- ↑ Tosfot Pesachim 21a s.v. viy holds that chametz that a person who owns and doesn't know about chametz doesn't violate Baal Yiraeh. However, the Rosh Pesachim 1:9 disagrees.
- ↑ Ran Pesachim 1a s.v. elah, Maharam Chalavah. Ran explains that the Gemara Pesachim 6b is evidence that one who finds chametz on pesach doesn't violate Baal Yiraeh retroactively; he only violates Baal Yiraeh going forward if he continues to hold onto it. This is also the opinion of Rashi 6b s.v. vdayto. The Ran explains that one doesn't violate anything in the past because one doesn't violate anything for not checking places that one doesn't have to and one doesn't violate Baal Yiraeh on chametz one doesn't know about. Rabbenu Dovid Pesachim 6b s.v. gezerah says that the reason one doesn't violate Baal Yiraeh for having chametz after doing bedika is because one is only obligated to do bedika according to his abilities and afterwards if he finds something it is considered ones. Maharam Chalavah 2a s.v. bodkin agrees.
- ↑ Pri Chadash 431:1 s.v. vshuv says that Rosh thinks that you do violate Baal Yiraeh on chametz you didn’t know about, though he doesn’t hold like the Rosh. Taz 434:3 thinks that the Tur and Rosh could hold like Tosfot. Magen Avraham 434:5 thinks that the Tur holds that you do violate Baal Yiraeh on chametz you didn’t know about and the Rosh holds you only violate Baal Yiraeh on chametz you forgot about but once knew about. Shaar Hatziyun 434:10 cites the Magen Avraham. Shulchan Aruch Harav (Kuntres Acharon 433:3) clearly holds that if you did bitul then you don't violate Baal Yiraeh because of ones or you didn't know about that chametz. If you didn’t do bedika then you violate Baal Yiraeh on chametz you didn’t know about like the Rosh unlike the Magen Avraham. Tosfot Harosh Pesachim 6b is evident that he meant like the Pri Chadash and not like the Taz or Magen Avraham. See also Ish Matzliach on Mishna Brurah who supports this contention within the Rosh.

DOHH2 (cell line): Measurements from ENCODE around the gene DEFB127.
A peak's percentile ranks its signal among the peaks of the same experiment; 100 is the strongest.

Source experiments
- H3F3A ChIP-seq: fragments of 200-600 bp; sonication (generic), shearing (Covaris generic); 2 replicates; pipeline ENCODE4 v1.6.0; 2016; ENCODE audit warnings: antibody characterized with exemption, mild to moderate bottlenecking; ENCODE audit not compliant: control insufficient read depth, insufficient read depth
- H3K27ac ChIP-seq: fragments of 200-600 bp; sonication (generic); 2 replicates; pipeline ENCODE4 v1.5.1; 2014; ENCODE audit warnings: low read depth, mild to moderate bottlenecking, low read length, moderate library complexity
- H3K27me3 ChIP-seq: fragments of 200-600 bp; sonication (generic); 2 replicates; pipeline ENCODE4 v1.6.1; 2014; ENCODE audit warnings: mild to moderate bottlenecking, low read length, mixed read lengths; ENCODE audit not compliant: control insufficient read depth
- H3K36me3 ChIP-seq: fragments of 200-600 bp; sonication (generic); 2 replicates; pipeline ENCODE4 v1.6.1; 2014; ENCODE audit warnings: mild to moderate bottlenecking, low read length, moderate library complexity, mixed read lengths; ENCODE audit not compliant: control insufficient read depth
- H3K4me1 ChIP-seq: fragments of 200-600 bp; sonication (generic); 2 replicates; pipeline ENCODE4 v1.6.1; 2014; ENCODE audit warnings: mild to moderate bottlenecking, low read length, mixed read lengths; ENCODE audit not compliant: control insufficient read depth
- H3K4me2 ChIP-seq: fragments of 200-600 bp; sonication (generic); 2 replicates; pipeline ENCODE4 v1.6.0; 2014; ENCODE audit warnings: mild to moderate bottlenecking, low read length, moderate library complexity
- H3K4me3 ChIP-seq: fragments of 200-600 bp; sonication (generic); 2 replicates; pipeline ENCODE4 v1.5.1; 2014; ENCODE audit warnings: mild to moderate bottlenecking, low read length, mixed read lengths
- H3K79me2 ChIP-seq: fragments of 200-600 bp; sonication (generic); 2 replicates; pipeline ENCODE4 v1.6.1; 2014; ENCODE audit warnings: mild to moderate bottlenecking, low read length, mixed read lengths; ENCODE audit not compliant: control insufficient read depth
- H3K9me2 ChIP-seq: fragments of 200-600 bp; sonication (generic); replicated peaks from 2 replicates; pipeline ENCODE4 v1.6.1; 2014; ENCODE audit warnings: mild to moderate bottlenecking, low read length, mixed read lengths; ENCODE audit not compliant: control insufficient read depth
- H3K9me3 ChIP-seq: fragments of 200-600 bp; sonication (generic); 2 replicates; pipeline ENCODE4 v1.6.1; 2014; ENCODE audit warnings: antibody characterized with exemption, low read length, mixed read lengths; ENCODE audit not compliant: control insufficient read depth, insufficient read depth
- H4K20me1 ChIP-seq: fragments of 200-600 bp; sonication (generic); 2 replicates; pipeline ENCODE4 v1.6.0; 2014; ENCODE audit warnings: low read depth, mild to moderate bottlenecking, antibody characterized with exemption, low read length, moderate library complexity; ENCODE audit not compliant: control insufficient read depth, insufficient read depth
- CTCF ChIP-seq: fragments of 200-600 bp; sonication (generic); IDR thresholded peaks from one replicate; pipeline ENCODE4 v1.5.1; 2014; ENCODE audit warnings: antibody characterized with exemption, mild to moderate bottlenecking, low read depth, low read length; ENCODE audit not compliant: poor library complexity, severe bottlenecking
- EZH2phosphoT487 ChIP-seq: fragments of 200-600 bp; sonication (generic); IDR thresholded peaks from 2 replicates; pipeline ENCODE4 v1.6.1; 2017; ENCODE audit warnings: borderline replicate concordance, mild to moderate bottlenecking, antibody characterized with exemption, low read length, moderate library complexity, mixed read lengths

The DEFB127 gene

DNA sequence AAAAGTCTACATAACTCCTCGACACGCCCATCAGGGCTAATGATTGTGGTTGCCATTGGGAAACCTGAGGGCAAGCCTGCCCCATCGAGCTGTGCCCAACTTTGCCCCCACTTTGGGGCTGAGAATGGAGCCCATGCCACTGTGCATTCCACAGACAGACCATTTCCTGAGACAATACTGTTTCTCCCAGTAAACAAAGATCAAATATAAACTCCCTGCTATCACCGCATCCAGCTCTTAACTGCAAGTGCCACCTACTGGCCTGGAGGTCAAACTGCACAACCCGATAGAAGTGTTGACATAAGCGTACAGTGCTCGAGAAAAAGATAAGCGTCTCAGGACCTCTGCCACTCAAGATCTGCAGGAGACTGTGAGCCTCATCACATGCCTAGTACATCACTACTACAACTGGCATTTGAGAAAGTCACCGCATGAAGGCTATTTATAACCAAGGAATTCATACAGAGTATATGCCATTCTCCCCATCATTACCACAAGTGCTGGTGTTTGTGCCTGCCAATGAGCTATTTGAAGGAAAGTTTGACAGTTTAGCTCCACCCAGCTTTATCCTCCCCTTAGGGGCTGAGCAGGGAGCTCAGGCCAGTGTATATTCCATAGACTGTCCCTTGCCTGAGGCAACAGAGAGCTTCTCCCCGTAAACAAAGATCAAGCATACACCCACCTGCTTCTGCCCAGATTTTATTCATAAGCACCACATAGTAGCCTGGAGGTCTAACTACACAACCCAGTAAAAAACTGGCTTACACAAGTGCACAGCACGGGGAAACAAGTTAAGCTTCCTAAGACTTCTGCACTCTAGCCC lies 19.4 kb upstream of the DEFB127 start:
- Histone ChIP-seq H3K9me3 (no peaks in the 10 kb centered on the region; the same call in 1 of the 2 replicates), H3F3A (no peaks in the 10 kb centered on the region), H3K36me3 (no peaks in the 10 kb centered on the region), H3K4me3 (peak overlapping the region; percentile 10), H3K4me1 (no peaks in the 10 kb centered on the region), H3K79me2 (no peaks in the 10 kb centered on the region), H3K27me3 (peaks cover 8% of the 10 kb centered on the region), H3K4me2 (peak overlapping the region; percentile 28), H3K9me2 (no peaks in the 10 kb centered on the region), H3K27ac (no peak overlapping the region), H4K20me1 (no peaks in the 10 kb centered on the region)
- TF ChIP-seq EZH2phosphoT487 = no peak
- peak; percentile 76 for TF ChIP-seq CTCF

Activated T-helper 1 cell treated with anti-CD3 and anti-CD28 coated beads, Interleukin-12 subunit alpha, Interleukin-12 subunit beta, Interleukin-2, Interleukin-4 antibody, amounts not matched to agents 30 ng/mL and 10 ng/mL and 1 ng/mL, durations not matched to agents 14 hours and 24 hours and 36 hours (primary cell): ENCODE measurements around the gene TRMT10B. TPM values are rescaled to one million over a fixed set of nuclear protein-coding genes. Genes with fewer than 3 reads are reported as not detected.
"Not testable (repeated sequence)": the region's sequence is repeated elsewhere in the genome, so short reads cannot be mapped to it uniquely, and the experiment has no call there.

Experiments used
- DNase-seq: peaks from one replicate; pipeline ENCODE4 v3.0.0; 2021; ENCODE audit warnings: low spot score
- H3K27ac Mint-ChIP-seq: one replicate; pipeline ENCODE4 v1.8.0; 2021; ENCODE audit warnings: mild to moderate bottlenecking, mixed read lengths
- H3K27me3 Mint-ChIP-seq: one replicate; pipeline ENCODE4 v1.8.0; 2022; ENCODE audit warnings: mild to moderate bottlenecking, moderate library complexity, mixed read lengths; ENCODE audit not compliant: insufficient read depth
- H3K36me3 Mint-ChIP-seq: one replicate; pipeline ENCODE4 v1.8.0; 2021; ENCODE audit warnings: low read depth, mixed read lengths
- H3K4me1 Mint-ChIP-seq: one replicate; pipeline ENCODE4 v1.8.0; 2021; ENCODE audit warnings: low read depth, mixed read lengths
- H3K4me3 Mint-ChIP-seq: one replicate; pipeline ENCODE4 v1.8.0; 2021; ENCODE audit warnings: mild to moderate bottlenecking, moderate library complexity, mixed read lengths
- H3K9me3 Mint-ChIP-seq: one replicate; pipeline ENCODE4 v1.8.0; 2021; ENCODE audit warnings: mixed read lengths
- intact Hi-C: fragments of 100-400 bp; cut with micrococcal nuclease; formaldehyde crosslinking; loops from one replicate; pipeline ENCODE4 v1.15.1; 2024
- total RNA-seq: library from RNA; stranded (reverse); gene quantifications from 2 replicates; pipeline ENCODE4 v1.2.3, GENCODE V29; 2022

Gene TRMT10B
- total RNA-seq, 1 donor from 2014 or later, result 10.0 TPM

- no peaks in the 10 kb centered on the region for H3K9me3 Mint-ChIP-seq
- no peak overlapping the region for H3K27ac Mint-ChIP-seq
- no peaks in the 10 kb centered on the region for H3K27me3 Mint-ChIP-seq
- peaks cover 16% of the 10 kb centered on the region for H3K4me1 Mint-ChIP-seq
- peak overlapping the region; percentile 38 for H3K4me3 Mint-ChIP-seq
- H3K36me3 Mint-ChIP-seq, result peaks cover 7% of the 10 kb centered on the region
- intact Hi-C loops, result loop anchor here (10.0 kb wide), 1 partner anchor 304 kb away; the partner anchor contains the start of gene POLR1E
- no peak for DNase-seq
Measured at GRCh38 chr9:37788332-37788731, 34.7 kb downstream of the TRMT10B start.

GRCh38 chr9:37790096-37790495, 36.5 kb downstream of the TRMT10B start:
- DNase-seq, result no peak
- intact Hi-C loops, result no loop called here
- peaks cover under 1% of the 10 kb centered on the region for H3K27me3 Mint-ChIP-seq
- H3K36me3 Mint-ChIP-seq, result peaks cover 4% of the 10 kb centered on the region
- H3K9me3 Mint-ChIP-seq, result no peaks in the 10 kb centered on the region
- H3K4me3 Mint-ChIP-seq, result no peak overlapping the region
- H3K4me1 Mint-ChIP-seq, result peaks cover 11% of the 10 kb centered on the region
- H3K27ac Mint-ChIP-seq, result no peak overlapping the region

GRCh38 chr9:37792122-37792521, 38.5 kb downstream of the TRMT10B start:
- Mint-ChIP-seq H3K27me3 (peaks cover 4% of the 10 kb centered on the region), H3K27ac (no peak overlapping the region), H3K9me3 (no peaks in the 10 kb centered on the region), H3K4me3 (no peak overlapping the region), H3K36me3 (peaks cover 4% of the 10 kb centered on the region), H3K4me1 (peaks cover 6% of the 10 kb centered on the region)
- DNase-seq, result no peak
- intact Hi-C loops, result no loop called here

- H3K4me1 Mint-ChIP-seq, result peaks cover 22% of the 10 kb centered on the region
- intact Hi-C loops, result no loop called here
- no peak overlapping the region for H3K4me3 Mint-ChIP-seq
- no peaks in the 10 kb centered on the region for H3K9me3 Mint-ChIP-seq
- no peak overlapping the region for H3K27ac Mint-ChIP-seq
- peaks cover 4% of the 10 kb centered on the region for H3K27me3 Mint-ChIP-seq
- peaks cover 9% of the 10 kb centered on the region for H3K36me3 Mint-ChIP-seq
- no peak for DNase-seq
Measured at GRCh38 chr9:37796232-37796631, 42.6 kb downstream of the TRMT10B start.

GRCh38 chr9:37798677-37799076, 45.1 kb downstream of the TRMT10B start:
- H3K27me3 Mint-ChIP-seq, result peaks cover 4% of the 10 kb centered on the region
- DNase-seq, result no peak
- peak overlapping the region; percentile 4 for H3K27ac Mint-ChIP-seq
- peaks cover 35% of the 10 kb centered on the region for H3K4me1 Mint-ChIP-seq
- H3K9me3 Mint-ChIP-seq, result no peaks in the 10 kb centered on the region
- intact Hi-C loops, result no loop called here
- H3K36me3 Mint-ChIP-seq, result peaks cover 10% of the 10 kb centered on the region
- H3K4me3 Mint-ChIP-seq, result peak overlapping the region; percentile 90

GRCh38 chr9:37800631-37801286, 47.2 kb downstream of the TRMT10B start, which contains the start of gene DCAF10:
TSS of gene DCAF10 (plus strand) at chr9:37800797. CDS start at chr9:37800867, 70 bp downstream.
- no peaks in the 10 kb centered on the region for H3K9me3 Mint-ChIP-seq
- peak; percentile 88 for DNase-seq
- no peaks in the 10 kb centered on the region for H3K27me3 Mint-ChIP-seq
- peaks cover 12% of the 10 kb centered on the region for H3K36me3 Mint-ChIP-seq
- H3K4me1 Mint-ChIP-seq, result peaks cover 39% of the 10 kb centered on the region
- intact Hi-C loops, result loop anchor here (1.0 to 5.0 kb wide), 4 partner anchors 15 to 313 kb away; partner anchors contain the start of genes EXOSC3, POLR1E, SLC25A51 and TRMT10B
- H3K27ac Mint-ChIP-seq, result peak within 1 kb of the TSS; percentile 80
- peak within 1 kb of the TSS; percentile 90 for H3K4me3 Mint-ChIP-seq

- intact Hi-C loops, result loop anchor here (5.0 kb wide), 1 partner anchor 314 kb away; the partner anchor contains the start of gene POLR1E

- ↑ Pesachim 45b, Shulchan Aruch O.C. 442:9. Ran Pesachim 13b s.v. vnisrefet explains that just like the Torah forbids sourdough (Heb. שאור; trans. se'or) since it is a leavening agent even though it isn't edible, so too spoiled bread is forbidden even though it is inedible since it is a leavening agent. Nonetheless, if the spoiled bread is so spoiled that it isn't even edible to dogs it is permitted since it is like dust as the Rif 14a writes.